The leaves slowly sway to and fro as they fall to the ground below.  I count them, one by one, as I sit watching from my window.  I shift my gaze to the wintery clouds in the sky above.  Soon, every day will look this way – dreary, brown, and far from warm.

An inner angst takes hold as I am reminded time is running out (for no reason in particular, other than this feeling of the changing season robbing me of joy).  My body is following the ebb and flow of mother nature and I don’t like it.  Here we go again…..

I’ve never been officially diagnosed with Seasonal Affective Disorder (SAD for short);  however, after having my second child, I knew something was different.  It would take me another eight years and several doctors trying to pump me with anti-depressants before I would figure out the cyclic pattern of my own emotional rollercoaster.

Every October, as the weather starts to turn and the days get shorter, I begin to notice a shift in my mood, posture, sleep, and overall well-being.

Fast-forward to now, I have been better able to recognize when this shift in my body begins.

Does this sound like you?

  • mood swings
  • restlessness [in life, in general]
  • insomnia or needing more sleep
  • changes in appetite
  • lack of interest to be in social situations
  • difficulty concentrating
  • similar temporary symptoms during the same time of year, every year

What you may be suffering from is what I feel I have been dealing with for several years – Seasonal Affective Disorder (SAD).

So, what do you do about it?

What I have found that has helped me the most is my Sunbox SAD light.  I got it last year – using it every day in the morning for about twenty minutes.  It greatly helped in lifting my mood as well as improve my sleep cycle.  I have not used it consistently yet this month;  however, will start this coming week as I can feel it’s time to.

Other ways I have managed my symptoms is maintaining physical activity in the winter – often trying a new workout program, which both challenges me physically but also keeps me interested through the cold months .

Re-framing (in my mind) what the colder months mean for me  has also greatly improved my attitude towards the changing seasons.

Think about it – look at winter as a time to slow down, reflect, and having the ability to devote more time to reading, crochet, or other activities you don’t necessarily have the time for during the summer and busier school months vs  being cooped up, bitter cold, and dreary days…..big difference in mindset, right?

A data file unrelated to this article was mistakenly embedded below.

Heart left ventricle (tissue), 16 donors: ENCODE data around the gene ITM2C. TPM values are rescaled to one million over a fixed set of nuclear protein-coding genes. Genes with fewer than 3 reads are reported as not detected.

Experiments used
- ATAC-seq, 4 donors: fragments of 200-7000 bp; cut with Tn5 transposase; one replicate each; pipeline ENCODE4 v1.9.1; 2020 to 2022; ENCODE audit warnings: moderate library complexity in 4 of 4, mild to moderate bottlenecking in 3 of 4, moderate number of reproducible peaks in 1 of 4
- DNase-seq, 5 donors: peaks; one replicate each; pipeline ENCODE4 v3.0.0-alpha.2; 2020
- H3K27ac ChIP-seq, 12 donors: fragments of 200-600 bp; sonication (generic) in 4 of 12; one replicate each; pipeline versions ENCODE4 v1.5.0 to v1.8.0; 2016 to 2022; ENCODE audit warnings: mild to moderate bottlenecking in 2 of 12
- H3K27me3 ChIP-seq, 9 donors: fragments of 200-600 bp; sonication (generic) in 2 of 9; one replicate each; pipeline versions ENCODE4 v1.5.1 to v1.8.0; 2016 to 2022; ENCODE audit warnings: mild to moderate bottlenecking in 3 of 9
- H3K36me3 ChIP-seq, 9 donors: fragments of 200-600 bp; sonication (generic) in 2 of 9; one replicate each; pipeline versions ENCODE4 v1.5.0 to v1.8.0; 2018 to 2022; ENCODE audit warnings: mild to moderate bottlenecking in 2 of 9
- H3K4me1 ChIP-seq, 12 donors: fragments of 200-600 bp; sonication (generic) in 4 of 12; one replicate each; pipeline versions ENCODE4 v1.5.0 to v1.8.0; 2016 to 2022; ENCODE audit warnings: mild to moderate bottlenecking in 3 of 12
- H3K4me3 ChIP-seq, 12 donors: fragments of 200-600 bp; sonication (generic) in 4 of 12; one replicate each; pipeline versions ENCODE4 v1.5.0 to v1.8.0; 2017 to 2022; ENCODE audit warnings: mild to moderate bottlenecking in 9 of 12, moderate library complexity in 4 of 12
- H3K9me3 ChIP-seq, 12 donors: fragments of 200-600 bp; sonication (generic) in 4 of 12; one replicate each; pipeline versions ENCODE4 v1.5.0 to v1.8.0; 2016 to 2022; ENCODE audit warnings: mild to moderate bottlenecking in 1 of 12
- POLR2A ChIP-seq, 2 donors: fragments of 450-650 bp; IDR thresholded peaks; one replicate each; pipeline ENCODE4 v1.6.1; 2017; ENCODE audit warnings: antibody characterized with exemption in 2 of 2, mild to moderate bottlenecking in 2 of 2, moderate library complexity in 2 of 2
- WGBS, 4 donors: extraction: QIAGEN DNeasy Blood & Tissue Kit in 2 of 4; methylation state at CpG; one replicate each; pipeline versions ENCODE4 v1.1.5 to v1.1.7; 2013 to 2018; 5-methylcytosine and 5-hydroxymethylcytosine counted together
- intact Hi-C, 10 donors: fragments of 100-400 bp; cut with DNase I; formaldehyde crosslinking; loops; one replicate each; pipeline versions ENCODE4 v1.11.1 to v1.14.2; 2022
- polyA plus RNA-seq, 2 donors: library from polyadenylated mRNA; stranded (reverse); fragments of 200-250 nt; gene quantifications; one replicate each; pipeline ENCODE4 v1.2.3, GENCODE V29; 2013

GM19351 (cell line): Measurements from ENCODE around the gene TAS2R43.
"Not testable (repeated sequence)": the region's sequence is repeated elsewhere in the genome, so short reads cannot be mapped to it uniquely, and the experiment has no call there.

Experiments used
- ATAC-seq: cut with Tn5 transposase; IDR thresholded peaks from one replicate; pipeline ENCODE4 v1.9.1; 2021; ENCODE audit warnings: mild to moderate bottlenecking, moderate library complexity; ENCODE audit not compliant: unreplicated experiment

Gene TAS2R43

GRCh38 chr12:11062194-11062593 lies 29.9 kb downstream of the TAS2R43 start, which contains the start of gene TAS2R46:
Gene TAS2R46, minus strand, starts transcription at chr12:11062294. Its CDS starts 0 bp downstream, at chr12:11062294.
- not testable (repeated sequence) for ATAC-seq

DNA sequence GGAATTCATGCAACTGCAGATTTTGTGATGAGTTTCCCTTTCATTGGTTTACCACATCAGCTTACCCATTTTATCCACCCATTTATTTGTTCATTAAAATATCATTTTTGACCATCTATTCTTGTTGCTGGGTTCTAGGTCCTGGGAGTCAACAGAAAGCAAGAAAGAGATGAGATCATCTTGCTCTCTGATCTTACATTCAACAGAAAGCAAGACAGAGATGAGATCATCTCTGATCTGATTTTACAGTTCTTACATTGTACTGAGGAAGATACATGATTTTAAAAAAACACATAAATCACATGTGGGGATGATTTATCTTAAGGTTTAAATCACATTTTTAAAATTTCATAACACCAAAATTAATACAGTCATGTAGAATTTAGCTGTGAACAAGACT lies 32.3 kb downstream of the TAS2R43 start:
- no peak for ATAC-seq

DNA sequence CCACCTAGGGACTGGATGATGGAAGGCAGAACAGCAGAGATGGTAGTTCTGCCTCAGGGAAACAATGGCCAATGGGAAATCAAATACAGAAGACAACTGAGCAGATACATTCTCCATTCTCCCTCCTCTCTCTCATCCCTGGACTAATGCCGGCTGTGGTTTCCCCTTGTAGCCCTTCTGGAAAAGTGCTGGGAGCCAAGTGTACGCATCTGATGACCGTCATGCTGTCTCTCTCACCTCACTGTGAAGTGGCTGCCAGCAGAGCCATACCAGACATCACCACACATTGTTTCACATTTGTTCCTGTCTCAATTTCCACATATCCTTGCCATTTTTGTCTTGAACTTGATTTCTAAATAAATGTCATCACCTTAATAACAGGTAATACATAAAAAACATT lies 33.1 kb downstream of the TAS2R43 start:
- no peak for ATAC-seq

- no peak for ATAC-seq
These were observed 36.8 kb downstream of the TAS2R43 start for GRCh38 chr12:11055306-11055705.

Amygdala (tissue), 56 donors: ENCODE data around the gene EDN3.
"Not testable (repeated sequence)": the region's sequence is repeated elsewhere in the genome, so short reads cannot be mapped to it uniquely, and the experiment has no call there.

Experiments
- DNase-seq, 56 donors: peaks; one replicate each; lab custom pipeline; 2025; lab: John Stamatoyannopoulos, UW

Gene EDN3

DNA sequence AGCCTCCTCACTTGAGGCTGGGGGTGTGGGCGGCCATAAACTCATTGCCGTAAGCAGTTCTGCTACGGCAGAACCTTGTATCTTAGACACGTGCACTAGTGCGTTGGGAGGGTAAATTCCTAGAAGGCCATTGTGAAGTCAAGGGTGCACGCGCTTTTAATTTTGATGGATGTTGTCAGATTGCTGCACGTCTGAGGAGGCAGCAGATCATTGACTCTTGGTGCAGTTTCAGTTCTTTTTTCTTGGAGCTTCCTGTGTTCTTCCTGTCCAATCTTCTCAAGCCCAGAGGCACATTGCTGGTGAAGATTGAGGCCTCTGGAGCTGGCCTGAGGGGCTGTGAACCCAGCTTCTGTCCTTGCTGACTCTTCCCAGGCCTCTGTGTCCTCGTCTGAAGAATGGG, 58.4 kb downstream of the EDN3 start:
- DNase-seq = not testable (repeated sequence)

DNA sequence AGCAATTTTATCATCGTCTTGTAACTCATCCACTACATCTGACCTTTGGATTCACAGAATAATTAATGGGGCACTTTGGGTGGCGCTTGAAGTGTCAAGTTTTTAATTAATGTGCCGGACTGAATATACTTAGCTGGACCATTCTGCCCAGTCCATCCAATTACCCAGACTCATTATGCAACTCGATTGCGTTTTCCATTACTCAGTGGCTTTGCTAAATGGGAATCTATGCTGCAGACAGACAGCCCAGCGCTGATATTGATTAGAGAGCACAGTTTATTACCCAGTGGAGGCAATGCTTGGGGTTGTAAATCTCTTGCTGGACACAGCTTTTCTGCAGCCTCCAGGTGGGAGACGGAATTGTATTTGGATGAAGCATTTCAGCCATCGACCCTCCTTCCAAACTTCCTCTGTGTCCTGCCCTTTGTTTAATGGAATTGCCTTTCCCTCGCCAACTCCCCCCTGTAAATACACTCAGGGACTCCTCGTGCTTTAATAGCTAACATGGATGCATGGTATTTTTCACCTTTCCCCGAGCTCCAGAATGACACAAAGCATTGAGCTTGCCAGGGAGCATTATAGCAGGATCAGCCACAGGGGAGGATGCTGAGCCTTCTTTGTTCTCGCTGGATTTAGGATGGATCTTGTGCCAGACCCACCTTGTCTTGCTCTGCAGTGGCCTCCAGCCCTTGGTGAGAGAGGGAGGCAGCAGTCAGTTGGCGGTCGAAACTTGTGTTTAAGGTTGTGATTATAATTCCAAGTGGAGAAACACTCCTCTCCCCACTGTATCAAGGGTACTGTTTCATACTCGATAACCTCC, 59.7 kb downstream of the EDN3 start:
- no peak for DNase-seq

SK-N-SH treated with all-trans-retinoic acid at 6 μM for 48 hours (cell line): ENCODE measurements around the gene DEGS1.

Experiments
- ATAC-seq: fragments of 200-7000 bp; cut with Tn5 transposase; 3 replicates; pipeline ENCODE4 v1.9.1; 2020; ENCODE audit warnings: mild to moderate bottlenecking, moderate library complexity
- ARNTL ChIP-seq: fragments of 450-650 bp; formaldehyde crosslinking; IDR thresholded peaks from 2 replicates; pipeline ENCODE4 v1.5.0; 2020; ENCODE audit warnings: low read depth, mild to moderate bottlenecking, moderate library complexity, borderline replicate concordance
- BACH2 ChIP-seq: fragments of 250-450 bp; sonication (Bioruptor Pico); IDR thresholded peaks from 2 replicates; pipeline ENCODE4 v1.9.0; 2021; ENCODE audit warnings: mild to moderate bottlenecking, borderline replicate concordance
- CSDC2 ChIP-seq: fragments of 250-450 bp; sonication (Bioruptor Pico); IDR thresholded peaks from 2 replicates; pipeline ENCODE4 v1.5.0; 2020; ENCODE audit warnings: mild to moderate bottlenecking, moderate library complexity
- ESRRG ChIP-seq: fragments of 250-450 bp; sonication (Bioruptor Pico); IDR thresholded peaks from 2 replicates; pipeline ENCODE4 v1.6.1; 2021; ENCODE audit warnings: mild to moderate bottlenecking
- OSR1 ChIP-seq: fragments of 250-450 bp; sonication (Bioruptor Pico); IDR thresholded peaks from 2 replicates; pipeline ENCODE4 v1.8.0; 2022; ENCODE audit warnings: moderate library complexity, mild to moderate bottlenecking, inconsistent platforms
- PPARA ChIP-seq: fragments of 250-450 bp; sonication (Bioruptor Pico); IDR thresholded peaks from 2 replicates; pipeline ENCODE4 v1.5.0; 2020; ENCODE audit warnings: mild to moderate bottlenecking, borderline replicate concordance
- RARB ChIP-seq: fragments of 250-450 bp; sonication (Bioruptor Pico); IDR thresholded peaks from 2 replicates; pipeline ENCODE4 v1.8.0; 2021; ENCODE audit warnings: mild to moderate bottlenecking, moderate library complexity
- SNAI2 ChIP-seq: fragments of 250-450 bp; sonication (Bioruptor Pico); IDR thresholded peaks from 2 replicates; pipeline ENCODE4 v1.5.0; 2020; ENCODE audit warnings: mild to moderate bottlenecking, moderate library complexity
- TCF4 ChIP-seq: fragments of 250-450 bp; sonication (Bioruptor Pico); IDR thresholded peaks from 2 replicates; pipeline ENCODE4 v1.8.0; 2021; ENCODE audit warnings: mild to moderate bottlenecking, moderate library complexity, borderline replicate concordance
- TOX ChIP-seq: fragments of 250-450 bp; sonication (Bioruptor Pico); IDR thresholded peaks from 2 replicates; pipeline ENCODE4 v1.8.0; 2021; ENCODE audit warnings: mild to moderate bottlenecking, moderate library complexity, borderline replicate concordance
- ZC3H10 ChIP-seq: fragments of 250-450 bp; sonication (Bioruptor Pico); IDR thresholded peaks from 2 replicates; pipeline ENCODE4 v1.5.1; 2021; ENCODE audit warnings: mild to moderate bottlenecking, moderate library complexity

The one thing that I’ve done for years that has always helped me through the hardest of days is journaling.

Writing out what you’re feeling – releasing and setting it free, is the cheapest therapy you’ll ever get.

I hope by sharing my story, it may help someone out there realize that 1.  you’re not alone and 2.  you don’t have to be a victim to the changing seasons.

There is nothing wrong with being an advocate for your own health.  Even if it may seem unconventional or maybe even a bit “woo-woo” to some – who cares?  Find what works for you and stick with it.

I have found that using my sunbox light, exercise, journaling, incorporating essential oils into my daily life (which I talk about more in my post here), and stimulating my mind by doing the things that challenge me or bring me joy (guitar, reading, crochet/knitting, crafts) have been better than any pill I could be prescribed, in my humble opinion.  Granted, I’m not a physician and understand that modern medicine does have its place in our society.  I just refuse to believe that pills are the end-all and be-all solution to every problem out there.

No one will ever care more about you (or your well-being) more than you.  And no one knows you better than you know you.  Use that knowledge to your advantage – whether it be Spring, Summer, or Fall.

Flow with the seasons…..this too shall pass.


Fads, Joy-Suckers and Ways to Get Back Your Joy

We all know opinions are like you know what! Well, I also have one – don’t we all?  Sometimes, they’re better kept to ourselves.  I think we’ve all learned how…